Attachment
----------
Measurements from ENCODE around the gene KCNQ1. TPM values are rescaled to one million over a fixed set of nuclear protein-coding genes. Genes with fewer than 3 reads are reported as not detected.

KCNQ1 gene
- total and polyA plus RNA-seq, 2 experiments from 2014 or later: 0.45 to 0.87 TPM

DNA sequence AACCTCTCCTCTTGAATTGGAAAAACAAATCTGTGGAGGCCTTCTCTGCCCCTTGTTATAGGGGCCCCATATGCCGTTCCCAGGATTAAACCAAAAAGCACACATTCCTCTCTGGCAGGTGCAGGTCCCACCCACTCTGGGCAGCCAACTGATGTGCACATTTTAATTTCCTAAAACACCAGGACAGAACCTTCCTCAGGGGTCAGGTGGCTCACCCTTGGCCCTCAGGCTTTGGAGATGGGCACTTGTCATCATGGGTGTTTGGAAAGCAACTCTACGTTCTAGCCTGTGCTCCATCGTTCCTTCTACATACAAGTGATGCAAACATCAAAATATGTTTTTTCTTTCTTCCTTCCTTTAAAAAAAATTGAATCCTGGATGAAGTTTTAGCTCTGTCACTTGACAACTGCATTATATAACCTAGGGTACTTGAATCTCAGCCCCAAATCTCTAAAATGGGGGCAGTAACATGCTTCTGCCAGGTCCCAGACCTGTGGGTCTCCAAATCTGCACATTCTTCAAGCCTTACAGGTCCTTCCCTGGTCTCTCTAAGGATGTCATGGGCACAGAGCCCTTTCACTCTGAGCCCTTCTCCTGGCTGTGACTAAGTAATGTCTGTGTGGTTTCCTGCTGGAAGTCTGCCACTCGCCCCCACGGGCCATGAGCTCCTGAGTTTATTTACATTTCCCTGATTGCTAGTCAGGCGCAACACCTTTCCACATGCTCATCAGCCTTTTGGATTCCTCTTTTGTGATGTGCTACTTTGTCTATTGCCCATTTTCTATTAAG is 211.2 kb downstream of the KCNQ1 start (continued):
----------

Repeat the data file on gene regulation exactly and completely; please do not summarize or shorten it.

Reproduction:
Measurements from ENCODE around the gene KCNQ1. TPM values are rescaled to one million over a fixed set of nuclear protein-coding genes. Genes with fewer than 3 reads are reported as not detected.

KCNQ1 gene
- total and polyA plus RNA-seq, 2 experiments from 2014 or later: 0.45 to 0.87 TPM

DNA sequence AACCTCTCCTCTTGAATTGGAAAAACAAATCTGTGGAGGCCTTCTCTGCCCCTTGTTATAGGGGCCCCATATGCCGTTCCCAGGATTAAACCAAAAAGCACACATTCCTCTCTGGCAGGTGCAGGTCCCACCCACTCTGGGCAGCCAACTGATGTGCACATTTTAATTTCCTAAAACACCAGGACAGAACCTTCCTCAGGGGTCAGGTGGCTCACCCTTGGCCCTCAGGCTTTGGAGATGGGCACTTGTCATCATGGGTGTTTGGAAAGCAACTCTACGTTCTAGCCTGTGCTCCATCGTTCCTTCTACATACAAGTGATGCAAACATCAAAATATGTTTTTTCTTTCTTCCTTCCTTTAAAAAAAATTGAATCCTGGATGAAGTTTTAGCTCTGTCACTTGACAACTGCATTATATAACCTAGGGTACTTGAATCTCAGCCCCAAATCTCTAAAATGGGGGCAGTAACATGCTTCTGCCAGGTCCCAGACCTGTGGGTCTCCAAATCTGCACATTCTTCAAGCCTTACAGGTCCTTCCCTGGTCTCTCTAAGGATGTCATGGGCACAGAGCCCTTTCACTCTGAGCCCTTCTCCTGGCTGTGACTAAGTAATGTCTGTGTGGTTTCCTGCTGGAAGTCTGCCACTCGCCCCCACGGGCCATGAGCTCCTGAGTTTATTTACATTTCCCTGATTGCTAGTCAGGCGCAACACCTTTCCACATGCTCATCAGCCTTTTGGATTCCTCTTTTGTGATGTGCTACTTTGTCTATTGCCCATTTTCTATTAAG is 211.2 kb downstream of the KCNQ1 start (continued):